Tag Archives: Mental health

Learned Today!-The bigger the ego, the harder the fall – how self-awareness buffers against social rejection : Not Exactly Rocket Science

The results are clear – people (or at least, children) with the most exaggerated views of their popularity have further to fall emotionally when their social status is challenged. As Thomaes says, “These results support the view that distorted self-views promote emotional vulnerability and that realistic self-views promote emotional resilience.” It’s better to deal with the reality, bite though it may, than to whitewash over it with an ultimately vulnerable facade.

via The bigger the ego, the harder the fall – how self-awareness buffers against social rejection : Not Exactly Rocket Science.

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-rePost-Paul Kedrosky’s Infectious Greed: Y2K, the Credit Crisis, and the Rosencrantz Fallacy

Scarlett Johansson sketch
Image by rymix via Flickr

I think one big thing that is different here is that in most of those systems the snowball effect is less than in the financial system. But I have to say that I feel for the sentiment and hope that the small individual actions of each company/individual/Government end up to be enough to fix things!

But then it didn’t happen. January 1st 2000 went by, and pretty much nothing happened. While some people then pronounced that the whole Y2K thing had been a fraud, the truth was much more interesting and important. It hadn’t been a fraud; there had been real and consequential risks in important and complex systems. If those problems hadn’t have been addressed, many of the consequences imagined by the apocalypticists might well have happened. We could, in the limit, have been facing real breakdowns in societal fabric.

So, why didn’t the worst happen? In part what happened is this: People acted. While they were late, slow, stupid, and error-prone, they did what people do when a big enough alarm bell is rung loudly and long enough: They tried to figure out what they could do in the time they had to reduce their risk, and they did those things. They didn’t think other people would get there, but they knew they would.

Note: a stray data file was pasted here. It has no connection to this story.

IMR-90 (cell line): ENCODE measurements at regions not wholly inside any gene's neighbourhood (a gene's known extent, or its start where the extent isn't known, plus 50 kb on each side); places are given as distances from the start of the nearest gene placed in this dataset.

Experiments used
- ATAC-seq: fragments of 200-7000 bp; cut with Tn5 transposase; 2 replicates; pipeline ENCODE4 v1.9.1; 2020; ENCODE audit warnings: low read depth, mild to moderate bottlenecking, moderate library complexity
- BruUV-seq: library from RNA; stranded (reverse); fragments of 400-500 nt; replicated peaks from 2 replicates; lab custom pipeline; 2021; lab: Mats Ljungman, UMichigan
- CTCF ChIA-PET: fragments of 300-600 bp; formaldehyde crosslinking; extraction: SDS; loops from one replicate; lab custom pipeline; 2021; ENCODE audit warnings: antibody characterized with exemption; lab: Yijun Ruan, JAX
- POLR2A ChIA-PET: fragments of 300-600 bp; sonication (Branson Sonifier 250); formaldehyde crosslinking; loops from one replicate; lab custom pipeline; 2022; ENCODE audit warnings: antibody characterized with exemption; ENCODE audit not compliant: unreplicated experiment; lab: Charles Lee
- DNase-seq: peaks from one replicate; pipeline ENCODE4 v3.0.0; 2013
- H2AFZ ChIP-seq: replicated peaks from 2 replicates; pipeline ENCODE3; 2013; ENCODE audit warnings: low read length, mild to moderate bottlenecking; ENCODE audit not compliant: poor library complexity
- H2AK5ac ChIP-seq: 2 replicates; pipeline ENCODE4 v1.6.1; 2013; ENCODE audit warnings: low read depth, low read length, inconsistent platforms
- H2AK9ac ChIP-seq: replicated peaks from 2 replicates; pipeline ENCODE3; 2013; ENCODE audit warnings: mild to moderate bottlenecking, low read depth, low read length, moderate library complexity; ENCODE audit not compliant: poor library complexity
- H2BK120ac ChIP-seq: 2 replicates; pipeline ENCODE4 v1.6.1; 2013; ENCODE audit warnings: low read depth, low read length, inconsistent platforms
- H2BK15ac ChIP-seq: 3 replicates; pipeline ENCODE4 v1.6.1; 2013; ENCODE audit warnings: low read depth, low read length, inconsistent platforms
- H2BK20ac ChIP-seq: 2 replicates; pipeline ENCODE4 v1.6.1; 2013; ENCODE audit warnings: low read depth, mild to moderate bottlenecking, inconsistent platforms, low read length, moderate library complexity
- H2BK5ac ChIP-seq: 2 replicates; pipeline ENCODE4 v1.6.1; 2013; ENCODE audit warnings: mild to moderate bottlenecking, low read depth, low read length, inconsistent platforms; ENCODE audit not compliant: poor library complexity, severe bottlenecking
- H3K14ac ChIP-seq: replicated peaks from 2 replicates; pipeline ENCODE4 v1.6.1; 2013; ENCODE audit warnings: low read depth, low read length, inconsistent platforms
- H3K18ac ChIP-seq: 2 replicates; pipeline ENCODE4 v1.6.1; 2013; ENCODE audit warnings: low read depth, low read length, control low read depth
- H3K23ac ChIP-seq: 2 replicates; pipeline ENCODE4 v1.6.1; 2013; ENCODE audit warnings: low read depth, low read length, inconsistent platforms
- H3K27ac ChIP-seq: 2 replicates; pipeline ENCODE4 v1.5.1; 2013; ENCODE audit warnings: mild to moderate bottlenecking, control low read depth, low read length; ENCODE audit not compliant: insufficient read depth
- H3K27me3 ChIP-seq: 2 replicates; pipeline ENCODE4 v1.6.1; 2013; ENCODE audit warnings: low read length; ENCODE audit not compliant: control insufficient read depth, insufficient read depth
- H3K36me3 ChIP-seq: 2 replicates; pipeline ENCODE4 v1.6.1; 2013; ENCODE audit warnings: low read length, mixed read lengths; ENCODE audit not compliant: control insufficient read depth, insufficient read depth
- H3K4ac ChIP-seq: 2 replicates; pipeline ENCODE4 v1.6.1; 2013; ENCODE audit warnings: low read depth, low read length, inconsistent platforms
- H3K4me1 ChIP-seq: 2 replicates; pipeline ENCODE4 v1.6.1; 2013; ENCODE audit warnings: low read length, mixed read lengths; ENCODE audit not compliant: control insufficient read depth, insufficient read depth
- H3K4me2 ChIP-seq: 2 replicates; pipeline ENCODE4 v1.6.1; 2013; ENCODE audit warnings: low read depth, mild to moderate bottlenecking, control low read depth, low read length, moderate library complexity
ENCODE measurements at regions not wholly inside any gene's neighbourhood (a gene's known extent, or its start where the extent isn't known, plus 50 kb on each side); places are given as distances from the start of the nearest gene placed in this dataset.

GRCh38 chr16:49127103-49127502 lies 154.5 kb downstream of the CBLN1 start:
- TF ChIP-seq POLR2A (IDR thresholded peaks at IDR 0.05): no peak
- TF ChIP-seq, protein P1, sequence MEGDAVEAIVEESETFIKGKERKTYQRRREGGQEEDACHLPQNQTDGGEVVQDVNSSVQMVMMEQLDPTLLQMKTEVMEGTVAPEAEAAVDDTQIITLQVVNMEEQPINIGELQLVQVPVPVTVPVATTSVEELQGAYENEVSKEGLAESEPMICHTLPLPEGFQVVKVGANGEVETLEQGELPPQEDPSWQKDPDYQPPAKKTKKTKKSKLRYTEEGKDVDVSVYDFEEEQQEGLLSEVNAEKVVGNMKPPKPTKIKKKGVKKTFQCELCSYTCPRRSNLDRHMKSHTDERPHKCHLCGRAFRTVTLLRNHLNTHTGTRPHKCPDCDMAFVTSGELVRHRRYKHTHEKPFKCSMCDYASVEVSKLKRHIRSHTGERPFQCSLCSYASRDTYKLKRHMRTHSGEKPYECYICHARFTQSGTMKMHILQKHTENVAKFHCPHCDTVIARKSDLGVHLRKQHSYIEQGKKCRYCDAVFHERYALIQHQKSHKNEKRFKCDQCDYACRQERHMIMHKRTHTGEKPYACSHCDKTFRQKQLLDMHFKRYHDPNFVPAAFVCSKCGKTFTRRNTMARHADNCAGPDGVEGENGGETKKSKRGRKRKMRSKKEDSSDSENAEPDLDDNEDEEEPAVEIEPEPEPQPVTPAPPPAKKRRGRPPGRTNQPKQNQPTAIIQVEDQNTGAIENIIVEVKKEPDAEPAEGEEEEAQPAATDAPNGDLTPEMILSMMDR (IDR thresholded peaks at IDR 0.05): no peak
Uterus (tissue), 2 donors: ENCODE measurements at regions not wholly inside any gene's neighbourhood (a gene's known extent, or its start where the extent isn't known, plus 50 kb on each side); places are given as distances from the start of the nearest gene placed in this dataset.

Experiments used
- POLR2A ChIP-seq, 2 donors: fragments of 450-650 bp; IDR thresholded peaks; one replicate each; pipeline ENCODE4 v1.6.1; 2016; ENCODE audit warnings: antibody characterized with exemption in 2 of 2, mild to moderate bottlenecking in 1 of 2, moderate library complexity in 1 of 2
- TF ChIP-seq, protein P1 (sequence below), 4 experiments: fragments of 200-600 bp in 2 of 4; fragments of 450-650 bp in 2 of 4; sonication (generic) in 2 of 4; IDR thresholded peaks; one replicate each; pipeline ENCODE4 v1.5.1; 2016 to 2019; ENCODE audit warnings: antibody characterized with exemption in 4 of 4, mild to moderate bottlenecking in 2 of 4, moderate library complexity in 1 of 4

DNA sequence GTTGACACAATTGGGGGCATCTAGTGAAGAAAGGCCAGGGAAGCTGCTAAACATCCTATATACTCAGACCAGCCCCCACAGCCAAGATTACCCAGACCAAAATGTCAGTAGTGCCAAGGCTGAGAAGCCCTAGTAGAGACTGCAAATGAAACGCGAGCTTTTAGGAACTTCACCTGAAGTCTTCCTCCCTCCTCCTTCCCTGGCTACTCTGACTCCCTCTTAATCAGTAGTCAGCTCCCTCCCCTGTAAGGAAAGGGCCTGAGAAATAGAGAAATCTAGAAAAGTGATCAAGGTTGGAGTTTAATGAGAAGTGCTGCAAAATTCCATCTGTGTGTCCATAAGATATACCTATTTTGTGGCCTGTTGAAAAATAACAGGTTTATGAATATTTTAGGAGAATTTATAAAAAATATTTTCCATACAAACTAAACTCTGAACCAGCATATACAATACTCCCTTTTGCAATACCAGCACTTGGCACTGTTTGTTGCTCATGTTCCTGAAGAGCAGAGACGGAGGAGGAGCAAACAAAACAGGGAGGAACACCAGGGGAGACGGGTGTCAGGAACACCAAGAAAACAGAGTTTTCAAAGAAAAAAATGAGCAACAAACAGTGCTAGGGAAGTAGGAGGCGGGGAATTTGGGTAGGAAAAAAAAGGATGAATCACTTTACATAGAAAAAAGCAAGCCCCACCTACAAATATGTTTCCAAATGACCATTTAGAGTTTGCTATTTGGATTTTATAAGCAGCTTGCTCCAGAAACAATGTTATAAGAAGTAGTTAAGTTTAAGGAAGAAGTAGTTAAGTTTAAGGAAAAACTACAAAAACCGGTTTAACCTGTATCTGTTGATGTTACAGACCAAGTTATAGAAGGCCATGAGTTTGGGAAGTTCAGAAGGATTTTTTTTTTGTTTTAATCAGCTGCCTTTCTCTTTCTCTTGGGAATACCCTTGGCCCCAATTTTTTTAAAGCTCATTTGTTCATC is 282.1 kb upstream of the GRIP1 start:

Paul Kedrosky’s Infectious Greed.

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rePost: Better Press Corp Please:Chris Blattman’s Blog: Heroes are born, not made

Heroes (TV series)
Image via Wikipedia

in the spirit of Brad Delong‘s Why Oh Why Can’t We Have A Better Press Corp!

The article is partly confusing or badly written.

the key paragraph to understand the way the writer tried to sensationalise this is

He said the research could lead to new training programmes – mental therapies or “push-ups” or medications to make others just as good at dealing with extreme stress.

“So much so we’re now getting to the point where we might be able to train people to do better under high stress and there might be ways to augment their hormonal system, mental health push ups might help to better deal with that stress.”

He said that it was not that the “heroes” were not scared but they just did not exhibit signs of panic.

and from the title

Heroes are born not made, scientists claim

Heroes are born not made, a study claims after it found some people just naturally have more grace under fire.

<Emphasis and underline mine>

They should have posted the actual statements of the study. for all we know  Dr Aikins may be claiming this but from my reading of the article he was just saying some people are biologically well suited to handle stress! Maybe i am wrong but I believe i am closer to the truth here!

read the telegraph article here:

Heroes are born, not made

Professor Deane Aikins, a psychiatrist at Yale University, said a small minority of individuals remain cool even in the most stressful circumstances.

His findings, based on research with the military, found that some individuals did not panic because their body naturally protected them.

Unlike the majority of people who were flooded with a stress hormone, they had much lower levels and also showed signs of another hormone that actually calmed them down.

Chris Blattman’s Blog: Heroes are born, not made.

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